Some of you may want to check out an interesting article on MSNBC's website (under the Health tab) titled "Why women avoid the gym? Getting naked." Especially interesting are the comments. Although this does not have to do with medical modesty, it is interesting to see that those commenting also seem to fall into groups when it comes to comfort level with nudity. I see a lot of correlation between those comments and the concerns on this blog. And, I might add, it seems the groups are pretty well divided between those with no concerns and those with avoiding exposure, both men and women. I think it proves that we are all individuals and, depending on our upbringing, life experiences, etc. we have different levels of comfort with this issue. And it seems to apply in many venues. Just a thought. Jean

At Wednesday, March 21, 2012 7:05:00 AM, Anonymous Anonymous said...

These programs are degrading. It's not just men's programs either.

Look at the cancer society's breast cancer awareness bracelets that say "Boobies". It's enough that they've been on the DO NOT WEAR to school list.

It seems that the medical community wants to use their power to insult the intelligence of the populations who use their system. What they don't realize, is that the populace is too diverse and that it's impossible to make everyone happy.

Why not take the high road. Stop degrading people, body parts, men and women and start with a foundation of dignity. They can't go wrong with that. Then perhaps the people will get the exams they need. What do you think Maurice?

At Wednesday, March 21, 2012 10:39:00 AM, Blogger Doug Capra said...

A main part of the problem in these cases, I think, is the lack of true patient representation on the committees that make these decisions. In many cases, doctors and nurses just consider themselves as representing patients because we are all patients. As we've discussed, and I've commented on, there are degrees of "being" a patient. And doctors and nurses are often treated differently in hospitals that know who they are. When the do get real patients, they most often get what they considered "enlightened" patients, or those who are activists but probably more open to opposite gender care and the gender neutral medical notion.
The committees who make these decisions don't see this is a controversial issue. They don't regard diversity regarding this position as a value to be endorsed. Add to this the fact that then this committee hires an advertising firm to make the video or ad -- and all there interested in is being cute and getting your attention. It all adds up to what we're seeing here.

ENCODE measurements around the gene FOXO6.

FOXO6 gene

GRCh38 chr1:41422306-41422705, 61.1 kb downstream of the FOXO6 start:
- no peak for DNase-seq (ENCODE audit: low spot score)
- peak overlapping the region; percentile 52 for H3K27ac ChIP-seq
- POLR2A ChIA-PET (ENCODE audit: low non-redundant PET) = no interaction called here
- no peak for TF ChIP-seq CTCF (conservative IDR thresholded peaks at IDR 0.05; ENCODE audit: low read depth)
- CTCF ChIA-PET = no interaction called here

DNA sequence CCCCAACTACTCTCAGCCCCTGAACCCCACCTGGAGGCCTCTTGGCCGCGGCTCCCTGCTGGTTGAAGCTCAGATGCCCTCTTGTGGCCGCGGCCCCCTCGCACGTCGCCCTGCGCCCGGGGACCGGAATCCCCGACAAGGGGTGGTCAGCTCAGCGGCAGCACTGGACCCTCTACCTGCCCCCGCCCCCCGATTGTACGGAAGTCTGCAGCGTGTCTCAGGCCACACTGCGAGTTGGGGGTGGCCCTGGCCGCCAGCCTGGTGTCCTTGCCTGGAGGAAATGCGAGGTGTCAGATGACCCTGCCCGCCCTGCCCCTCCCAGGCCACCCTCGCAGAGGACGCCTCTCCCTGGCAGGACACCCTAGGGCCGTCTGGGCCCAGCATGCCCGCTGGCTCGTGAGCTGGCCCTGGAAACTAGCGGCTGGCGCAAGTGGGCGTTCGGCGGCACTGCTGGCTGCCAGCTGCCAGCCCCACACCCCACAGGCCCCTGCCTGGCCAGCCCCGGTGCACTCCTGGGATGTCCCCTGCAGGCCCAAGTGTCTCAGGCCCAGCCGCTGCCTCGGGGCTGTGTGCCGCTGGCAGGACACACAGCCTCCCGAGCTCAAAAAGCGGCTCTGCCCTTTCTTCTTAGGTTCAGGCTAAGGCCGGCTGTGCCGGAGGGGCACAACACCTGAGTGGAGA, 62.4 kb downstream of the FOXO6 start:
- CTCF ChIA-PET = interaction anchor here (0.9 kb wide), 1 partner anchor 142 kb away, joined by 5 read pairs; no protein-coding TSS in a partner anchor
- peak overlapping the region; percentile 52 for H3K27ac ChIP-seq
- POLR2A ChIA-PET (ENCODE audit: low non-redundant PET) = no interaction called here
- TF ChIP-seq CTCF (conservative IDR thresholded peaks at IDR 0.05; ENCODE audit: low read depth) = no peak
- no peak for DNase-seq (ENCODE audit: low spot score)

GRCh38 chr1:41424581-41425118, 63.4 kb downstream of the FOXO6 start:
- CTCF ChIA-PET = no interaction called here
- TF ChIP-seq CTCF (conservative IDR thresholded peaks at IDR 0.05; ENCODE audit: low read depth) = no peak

At Wednesday, March 21, 2012 10:48:00 AM, Blogger Maurice Bernstein, M.D. said...

We teach dignity to our medical students in terms of personal quality applied both the patient but also the physician. Both individuals deserve respect by the other. Now, some might say that only the patient, who is the one suffering, is the individual which should demand and obtain the greatest respect. I think that this is an important point to discuss as we are repeatedly stressing in this "Patient Modesty" thread about wrongs in behavior of the medical system. What responsibilities do patients bear when they interact with the medical system? ..Maurice.

At Thursday, March 22, 2012 5:56:00 AM, Anonymous Anonymous said...

Socially, the masses do not remove their clothing in publoic and for someone who is not used to the medical culture and has had the utmost dignified care in the doctor's office, does not expect the kind of treatment that are considered "standards of care". These would include disrobing patients completely in the OR while prepping for surgery while these patient are awake.

While patients do have a responsibility to communicate their needs, one cannot express themselves when they are so completely traumatized by behaviors that mimic sexual assault (i.e., what amounts to public stripping).

Just like any other consumer based service or product, it's up to the vender (in this case the medical providers) to explain the psycho social aspects of what to expect. They don't.

From the patient and legal perspective some of these behaviors are/were so egregious that laws were passed to protect patients.

I've mentioned it before, but it's the behavior of the medical community that caused the laws to protect patient dignity. These laws are still being ignored, as is the privacy clause in Title VII.

The medical community knows there is a problem and still has decided to just do what they do at everyone's detriment.

The population of traumatized people can only grow from the lack of proper social behavior in the medical arena. If it weren't improper and damaging to the public, they wouldn't have made laws.

Therefore, the burden falls on the medical community not the patient. If one doesn't know what to expect, they don't know what to ask for and are outraged afterwards. This is not mentally healthy so I aSk this?

Why does the medical profession continually put the blame on patients instead of taking responsibility, reporting deviance, signing consent forms before anethesia, etc.

There is so much impropriety going on and has been going on, that the responsibility falls to the medical profession, just as much as hiding medical mistakes falls on the profession to disclose.

At Thursday, March 22, 2012 12:06:00 PM, Blogger Joel Sherman MD said...